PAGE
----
Her shoulders tightened. “I am no thief. If I were, I could have liberated a king’s ransom from this room while the lot of you were having dinner. Yes,” she offered when he tipped his head in unspoken inquiry, “I have been here for some while, waiting unobserved.”
“A regular little cat, are you? Tiptoeing in on silent feet. A useful ability for any person, I will admit.”
“I have many useful abilities, but I am not here to engage in a round of banter with you, whoever you might be.”
“Ah, forgive my lack of manners,” he drawled. “Wyvern at your service. I would make you a bow were I sure you wouldn’t put a bullet in me while I attempted the move.”
“I won’t shoot unless you give me cause,” she stated, inching the pistol higher. “In the interest of safety, however, I suggest you take a seat over there.” She nodded toward an armchair that faced the desk.
“Thank you, no. I am perfectly comfortable standing.”
“Comfortable or not, pray be seated.”
At a height of more than six feet, he towered over her. Aware she needed every possible advantage in a situation that was suddenly not going at all as she’d planned, she knew he would pose far less of a threat were he ensconced in a chair. Despite his apparent affability, she didn’t trust him for a second.
He met her gaze, then shrugged. “Very well, if you insist. After all, you are the one with the weapon. But first, tell me what grievance you have against my friend. He doesn’t generally engender such a violent reaction, especially among the fairer sex.”
Her breasts rose and fell beneath her threadbare linen shirt, a cold lump wedged deep within her chest. “He harmed me and mine, and that is all you need to know. Believe me, I have just cause for despising the man.”
“Did your family fall upon hard times, then? Did you lose your home and decide to lay the blame at Rafe’s doorstep?”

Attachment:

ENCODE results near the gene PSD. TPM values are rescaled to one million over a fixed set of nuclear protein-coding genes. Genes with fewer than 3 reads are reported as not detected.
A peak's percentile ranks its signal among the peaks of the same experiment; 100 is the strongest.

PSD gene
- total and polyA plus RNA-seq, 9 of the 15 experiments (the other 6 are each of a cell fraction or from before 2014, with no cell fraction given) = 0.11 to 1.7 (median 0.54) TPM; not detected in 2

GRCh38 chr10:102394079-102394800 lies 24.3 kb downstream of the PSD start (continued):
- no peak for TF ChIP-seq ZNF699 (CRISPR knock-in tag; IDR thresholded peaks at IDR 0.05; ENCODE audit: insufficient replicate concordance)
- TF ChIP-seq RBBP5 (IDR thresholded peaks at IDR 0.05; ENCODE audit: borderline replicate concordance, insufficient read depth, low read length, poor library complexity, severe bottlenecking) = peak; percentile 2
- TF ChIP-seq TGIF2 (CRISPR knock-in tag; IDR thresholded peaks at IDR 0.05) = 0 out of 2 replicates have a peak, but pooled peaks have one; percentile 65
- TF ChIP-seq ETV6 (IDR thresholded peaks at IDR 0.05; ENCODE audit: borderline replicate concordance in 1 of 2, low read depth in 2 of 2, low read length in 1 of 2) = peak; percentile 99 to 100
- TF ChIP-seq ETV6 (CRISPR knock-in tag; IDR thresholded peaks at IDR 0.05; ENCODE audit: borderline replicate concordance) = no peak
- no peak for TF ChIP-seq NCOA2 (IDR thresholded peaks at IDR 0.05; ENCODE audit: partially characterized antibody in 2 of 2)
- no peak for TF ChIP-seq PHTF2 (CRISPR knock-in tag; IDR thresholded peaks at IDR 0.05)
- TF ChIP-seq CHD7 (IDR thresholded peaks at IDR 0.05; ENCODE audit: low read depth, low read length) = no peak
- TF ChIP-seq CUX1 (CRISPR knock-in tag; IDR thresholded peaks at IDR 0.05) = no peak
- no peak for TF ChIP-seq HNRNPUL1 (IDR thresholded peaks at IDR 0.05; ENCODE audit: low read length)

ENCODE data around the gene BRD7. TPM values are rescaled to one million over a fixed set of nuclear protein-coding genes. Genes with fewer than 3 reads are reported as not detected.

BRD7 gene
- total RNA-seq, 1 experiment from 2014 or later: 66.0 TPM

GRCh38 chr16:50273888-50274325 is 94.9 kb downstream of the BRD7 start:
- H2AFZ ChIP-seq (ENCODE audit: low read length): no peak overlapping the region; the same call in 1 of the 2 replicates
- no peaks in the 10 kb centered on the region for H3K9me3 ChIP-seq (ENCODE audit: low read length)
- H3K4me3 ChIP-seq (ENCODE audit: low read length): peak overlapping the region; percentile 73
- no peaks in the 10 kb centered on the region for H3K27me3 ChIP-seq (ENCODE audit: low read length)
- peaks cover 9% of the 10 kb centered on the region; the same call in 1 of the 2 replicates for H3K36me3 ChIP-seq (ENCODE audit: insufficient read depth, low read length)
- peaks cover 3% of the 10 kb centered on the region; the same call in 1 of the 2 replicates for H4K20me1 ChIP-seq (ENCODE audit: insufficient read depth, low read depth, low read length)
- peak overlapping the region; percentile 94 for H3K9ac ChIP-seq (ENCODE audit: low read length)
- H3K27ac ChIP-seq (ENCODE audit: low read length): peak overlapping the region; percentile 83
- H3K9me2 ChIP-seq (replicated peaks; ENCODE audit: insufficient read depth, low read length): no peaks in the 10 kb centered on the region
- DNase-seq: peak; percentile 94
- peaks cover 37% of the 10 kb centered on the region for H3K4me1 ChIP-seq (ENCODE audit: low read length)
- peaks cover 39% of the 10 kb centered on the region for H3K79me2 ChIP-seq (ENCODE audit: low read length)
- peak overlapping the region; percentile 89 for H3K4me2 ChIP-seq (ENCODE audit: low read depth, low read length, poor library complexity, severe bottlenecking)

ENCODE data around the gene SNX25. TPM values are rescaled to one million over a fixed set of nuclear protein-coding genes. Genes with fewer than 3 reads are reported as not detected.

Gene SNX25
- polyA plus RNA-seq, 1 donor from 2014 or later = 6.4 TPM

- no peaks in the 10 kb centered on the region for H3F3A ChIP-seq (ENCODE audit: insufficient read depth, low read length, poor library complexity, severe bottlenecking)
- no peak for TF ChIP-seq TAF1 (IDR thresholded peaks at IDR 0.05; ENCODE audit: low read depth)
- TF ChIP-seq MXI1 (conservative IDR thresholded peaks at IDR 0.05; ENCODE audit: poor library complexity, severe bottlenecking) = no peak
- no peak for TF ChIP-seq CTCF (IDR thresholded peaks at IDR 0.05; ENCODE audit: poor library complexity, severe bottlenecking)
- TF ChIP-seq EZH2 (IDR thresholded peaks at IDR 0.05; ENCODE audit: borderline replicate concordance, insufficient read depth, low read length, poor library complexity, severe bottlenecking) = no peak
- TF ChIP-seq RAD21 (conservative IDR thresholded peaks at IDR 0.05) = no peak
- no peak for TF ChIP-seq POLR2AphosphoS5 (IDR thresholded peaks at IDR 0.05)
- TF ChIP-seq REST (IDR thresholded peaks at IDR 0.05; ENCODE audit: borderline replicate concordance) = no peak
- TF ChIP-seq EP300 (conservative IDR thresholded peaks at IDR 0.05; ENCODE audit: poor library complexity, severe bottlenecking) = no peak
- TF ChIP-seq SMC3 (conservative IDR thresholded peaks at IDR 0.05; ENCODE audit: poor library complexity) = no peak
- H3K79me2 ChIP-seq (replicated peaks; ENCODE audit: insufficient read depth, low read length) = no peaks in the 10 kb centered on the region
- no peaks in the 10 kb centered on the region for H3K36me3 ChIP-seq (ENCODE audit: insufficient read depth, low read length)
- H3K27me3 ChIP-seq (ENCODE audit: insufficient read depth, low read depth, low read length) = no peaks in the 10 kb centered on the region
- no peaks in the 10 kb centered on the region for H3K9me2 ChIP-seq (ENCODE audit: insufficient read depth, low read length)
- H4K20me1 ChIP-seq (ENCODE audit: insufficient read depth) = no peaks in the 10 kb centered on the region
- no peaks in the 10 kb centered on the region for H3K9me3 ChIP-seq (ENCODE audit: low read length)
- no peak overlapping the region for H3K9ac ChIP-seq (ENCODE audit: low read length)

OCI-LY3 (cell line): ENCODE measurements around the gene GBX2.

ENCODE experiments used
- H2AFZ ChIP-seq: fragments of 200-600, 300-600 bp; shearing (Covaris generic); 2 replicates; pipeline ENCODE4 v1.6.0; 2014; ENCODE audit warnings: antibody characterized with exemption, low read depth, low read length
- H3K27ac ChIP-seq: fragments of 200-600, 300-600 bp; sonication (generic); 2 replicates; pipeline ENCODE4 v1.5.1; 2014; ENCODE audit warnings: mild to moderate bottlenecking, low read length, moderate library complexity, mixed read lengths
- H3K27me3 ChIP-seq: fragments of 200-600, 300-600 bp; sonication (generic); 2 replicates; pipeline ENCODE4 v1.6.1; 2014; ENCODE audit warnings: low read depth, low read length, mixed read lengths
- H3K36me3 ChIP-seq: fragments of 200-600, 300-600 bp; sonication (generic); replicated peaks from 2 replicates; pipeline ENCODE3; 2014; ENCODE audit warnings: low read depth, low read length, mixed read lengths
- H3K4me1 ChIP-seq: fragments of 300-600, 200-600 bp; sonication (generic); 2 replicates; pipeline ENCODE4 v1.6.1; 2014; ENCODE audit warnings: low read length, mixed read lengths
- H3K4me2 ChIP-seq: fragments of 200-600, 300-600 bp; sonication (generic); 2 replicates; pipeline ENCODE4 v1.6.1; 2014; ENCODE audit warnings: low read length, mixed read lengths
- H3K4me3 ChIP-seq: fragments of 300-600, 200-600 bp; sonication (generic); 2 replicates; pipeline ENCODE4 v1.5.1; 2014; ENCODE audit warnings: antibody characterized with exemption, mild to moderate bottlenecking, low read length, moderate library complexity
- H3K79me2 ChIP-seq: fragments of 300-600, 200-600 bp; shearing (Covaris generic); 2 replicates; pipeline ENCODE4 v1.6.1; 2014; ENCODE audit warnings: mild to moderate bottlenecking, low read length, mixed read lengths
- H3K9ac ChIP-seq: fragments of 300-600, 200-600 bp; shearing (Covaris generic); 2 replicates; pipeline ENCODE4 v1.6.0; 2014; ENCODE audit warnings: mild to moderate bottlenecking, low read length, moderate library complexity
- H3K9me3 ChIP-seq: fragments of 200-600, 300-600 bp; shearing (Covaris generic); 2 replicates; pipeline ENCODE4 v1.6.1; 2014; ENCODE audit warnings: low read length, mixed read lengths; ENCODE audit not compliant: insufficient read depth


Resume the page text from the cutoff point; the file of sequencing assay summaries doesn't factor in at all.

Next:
“Believe me, whatever blame I cast belongs at no other doorstep but his.”
Wyvern crossed his arms over his chest and leaned a seemingly negligent hip against the desk. “How old are you? You look little more than a girl.”
She drew herself up. “I fail to see what difference that makes. I am a woman grown. Seventeen, if you must know.”
“That old, hmm? It strikes me, though, that most young women your age would be tucked up tight inside their houses, far too afraid to venture out on their own, let alone go about dressed in male attire, and brandishing a pistol.”
“You will find that I am not like most young women.”
The edge of his mouth tipped upward, a twinkle glittering in his brilliant blue gaze. “Yes, so I am beginning to see.”
A fresh tingle inched down her spine as if he had reached out and stroked a hand over her skin, the sensation having nothing to do with the peril of the situation, and everything to do with her awareness of the man himself. Indisputably, he is the most breathtaking man I have ever encountered. But I have no business noticing such things, she scolded herself, particularly not now when I have come on a mission of vengeance. A mission I cannot afford to delay.
“Now, Mr. Wyvern,” she said, determined to move matters forward. “If your curiosity has been satisfied, I suggest you take that seat.”
“It’s Wyvern. Just Wyvern.”
“As for my curiosity,” he continued, “you have done nothing but further whet my appetite. You haven’t even told me your name.”
“No, I have not,” she stated emphatically.
He inclined his head. “As you prefer, then. Now, which seat is it that I am to take?”